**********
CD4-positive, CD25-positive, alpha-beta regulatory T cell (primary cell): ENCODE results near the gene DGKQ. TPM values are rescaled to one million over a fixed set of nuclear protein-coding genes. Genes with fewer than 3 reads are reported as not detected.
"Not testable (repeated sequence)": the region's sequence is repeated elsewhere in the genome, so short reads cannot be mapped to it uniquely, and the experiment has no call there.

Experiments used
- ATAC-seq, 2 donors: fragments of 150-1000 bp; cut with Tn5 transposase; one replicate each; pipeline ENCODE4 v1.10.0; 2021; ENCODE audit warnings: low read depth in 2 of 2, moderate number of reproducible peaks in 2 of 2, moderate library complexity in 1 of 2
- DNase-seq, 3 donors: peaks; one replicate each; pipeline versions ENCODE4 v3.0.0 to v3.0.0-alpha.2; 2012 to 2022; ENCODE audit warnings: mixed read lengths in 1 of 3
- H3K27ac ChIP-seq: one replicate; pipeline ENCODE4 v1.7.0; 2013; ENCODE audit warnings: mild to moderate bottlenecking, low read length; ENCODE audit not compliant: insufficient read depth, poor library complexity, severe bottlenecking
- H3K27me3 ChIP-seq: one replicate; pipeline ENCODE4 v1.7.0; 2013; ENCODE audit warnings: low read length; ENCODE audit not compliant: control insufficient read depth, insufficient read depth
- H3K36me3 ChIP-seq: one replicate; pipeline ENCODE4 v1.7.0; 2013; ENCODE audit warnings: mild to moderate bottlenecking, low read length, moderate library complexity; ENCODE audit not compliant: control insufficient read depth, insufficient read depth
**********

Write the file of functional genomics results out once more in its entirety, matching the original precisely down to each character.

CD4-positive, CD25-positive, alpha-beta regulatory T cell (primary cell): ENCODE results near the gene DGKQ. TPM values are rescaled to one million over a fixed set of nuclear protein-coding genes. Genes with fewer than 3 reads are reported as not detected.
"Not testable (repeated sequence)": the region's sequence is repeated elsewhere in the genome, so short reads cannot be mapped to it uniquely, and the experiment has no call there.

Experiments used
- ATAC-seq, 2 donors: fragments of 150-1000 bp; cut with Tn5 transposase; one replicate each; pipeline ENCODE4 v1.10.0; 2021; ENCODE audit warnings: low read depth in 2 of 2, moderate number of reproducible peaks in 2 of 2, moderate library complexity in 1 of 2
- DNase-seq, 3 donors: peaks; one replicate each; pipeline versions ENCODE4 v3.0.0 to v3.0.0-alpha.2; 2012 to 2022; ENCODE audit warnings: mixed read lengths in 1 of 3
- H3K27ac ChIP-seq: one replicate; pipeline ENCODE4 v1.7.0; 2013; ENCODE audit warnings: mild to moderate bottlenecking, low read length; ENCODE audit not compliant: insufficient read depth, poor library complexity, severe bottlenecking
- H3K27me3 ChIP-seq: one replicate; pipeline ENCODE4 v1.7.0; 2013; ENCODE audit warnings: low read length; ENCODE audit not compliant: control insufficient read depth, insufficient read depth
- H3K36me3 ChIP-seq: one replicate; pipeline ENCODE4 v1.7.0; 2013; ENCODE audit warnings: mild to moderate bottlenecking, low read length, moderate library complexity; ENCODE audit not compliant: control insufficient read depth, insufficient read depth